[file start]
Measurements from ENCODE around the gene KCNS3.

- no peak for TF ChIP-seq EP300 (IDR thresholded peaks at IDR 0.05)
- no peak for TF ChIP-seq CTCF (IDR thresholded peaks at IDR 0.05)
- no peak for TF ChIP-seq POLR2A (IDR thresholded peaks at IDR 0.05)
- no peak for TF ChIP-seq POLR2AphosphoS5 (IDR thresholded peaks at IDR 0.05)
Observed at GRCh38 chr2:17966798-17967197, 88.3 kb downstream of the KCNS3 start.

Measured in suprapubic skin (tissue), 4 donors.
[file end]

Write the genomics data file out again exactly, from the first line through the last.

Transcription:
Measurements from ENCODE around the gene KCNS3.

- no peak for TF ChIP-seq EP300 (IDR thresholded peaks at IDR 0.05)
- no peak for TF ChIP-seq CTCF (IDR thresholded peaks at IDR 0.05)
- no peak for TF ChIP-seq POLR2A (IDR thresholded peaks at IDR 0.05)
- no peak for TF ChIP-seq POLR2AphosphoS5 (IDR thresholded peaks at IDR 0.05)
Observed at GRCh38 chr2:17966798-17967197, 88.3 kb downstream of the KCNS3 start.

Measured in suprapubic skin (tissue), 4 donors.